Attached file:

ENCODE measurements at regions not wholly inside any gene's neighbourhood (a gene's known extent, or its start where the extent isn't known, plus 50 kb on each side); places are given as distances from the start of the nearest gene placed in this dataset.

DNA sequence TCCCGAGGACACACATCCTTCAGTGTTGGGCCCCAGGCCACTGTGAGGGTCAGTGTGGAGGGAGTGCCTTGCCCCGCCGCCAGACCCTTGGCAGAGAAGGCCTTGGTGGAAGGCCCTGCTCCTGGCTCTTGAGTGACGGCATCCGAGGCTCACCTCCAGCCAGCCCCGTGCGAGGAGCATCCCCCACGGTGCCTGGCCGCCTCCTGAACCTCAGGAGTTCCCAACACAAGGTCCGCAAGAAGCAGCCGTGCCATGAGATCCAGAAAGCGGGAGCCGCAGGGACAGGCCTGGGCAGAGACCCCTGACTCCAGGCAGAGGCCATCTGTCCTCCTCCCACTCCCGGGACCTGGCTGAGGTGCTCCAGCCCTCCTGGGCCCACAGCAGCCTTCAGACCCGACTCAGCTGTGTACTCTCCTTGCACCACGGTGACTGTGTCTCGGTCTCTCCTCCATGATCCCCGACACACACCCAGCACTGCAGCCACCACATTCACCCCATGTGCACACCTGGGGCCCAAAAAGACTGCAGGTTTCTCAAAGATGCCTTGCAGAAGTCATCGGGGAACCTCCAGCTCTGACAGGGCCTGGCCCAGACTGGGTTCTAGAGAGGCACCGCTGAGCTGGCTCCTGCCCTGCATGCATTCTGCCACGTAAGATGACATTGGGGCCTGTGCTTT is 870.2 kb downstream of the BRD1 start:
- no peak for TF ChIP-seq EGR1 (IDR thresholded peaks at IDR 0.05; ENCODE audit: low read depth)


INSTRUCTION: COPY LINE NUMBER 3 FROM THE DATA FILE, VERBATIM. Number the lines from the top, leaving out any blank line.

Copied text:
- no peak for TF ChIP-seq EGR1 (IDR thresholded peaks at IDR 0.05; ENCODE audit: low read depth)